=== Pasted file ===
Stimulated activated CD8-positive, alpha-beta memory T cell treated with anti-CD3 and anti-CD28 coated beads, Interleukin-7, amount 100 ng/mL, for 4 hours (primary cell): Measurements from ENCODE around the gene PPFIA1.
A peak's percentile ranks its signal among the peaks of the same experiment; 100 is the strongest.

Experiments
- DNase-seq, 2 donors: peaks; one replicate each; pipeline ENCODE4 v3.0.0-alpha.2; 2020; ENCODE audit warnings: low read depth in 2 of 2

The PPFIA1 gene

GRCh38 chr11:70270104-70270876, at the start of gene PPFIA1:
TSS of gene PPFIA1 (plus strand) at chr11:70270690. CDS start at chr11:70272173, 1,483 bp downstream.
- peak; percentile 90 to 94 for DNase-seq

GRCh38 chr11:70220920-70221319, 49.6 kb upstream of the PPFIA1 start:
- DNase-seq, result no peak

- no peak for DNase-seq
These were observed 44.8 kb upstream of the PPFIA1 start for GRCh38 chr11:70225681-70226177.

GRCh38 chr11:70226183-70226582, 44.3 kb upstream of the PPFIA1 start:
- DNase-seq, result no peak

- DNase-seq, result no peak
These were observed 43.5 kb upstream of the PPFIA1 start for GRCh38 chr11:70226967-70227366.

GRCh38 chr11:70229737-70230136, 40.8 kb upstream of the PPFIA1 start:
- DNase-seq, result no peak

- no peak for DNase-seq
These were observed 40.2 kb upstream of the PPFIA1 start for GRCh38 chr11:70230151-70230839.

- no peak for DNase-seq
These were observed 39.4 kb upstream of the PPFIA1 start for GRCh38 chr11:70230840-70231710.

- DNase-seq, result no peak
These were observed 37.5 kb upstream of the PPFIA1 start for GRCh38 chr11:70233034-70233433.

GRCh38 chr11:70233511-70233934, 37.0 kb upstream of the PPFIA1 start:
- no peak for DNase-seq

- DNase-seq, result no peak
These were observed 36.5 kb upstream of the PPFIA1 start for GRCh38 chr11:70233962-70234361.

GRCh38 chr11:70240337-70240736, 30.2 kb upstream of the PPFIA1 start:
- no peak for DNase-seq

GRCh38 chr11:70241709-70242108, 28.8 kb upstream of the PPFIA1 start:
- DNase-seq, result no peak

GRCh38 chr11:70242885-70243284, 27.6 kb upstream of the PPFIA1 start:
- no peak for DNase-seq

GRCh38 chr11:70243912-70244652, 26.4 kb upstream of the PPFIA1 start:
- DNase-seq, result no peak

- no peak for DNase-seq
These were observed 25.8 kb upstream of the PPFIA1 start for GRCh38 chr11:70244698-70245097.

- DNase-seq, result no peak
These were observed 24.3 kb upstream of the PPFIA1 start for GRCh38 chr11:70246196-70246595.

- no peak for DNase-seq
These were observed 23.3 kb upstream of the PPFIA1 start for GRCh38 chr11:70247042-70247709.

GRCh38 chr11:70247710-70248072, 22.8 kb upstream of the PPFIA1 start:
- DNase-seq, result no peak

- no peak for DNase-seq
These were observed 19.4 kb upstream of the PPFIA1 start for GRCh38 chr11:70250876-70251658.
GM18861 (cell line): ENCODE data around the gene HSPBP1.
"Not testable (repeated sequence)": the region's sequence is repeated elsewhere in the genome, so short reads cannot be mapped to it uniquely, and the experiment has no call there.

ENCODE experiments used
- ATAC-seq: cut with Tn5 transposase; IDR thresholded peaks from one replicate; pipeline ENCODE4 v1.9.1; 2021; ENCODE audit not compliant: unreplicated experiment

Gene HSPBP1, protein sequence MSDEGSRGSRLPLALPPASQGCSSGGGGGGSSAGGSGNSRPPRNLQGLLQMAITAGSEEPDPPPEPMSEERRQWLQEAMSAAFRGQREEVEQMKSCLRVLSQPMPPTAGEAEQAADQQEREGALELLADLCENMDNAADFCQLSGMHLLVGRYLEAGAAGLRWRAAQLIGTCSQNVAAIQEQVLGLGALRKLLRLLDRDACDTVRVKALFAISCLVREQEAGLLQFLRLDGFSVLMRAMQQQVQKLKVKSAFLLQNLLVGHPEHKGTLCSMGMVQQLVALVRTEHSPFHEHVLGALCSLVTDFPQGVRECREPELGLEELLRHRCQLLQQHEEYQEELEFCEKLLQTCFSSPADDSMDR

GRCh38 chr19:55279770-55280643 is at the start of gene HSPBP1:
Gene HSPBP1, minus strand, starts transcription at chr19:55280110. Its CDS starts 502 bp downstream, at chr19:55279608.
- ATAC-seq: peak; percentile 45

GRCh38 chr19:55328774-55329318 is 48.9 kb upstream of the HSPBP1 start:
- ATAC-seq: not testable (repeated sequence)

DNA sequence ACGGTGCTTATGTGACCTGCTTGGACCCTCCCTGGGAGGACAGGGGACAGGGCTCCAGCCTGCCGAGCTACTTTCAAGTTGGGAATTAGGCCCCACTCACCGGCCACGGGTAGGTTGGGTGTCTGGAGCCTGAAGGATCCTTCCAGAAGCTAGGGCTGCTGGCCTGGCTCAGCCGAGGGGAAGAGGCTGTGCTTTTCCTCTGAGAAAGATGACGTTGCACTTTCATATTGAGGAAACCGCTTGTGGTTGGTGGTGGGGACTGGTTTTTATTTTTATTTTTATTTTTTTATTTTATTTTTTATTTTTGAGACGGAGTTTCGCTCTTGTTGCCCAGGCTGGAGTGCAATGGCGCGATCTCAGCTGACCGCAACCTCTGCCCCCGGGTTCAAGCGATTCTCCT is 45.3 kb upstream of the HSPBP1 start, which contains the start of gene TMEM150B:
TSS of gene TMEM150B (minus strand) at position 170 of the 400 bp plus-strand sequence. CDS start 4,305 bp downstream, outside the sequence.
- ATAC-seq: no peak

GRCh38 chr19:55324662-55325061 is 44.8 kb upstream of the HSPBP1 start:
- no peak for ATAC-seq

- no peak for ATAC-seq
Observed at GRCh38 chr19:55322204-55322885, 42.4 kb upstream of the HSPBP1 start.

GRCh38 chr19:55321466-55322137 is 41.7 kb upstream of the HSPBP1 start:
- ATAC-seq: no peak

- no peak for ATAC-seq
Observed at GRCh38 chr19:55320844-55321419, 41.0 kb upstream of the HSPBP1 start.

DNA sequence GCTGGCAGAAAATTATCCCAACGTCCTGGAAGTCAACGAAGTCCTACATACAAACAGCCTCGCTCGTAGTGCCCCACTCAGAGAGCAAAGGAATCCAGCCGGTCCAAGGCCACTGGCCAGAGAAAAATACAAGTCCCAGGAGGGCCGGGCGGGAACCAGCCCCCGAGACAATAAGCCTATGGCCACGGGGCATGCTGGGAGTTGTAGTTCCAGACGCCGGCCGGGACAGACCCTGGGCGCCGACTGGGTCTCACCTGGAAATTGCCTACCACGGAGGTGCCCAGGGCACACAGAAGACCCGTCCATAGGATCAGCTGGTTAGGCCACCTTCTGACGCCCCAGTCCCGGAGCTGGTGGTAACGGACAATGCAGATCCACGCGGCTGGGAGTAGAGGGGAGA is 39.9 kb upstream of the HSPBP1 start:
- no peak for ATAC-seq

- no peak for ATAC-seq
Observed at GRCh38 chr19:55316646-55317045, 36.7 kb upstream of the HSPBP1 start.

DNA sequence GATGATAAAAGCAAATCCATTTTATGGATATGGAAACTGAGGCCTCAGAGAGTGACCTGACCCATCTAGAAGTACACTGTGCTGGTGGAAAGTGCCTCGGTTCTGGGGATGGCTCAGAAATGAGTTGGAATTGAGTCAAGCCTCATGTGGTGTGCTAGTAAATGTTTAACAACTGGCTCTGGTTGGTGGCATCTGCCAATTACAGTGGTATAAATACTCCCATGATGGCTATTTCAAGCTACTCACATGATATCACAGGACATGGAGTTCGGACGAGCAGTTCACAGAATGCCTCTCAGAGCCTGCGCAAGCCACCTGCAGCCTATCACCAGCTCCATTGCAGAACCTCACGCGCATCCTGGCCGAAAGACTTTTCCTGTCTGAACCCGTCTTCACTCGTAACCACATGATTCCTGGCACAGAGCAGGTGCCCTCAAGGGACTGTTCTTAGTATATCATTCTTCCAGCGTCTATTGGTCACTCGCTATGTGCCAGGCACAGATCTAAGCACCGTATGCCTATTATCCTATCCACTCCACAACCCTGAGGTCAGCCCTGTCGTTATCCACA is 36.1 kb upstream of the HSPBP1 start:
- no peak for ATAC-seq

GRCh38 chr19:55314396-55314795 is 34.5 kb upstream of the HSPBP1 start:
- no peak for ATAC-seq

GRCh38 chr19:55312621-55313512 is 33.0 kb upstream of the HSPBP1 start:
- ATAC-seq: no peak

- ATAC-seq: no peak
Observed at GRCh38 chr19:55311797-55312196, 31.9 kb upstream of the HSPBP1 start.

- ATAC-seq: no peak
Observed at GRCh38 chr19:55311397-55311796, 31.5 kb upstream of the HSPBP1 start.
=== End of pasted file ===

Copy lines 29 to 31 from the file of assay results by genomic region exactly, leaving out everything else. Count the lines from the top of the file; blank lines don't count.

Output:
GRCh38 chr11:70240337-70240736, 30.2 kb upstream of the PPFIA1 start:
- no peak for DNase-seq

GRCh38 chr11:70241709-70242108, 28.8 kb upstream of the PPFIA1 start: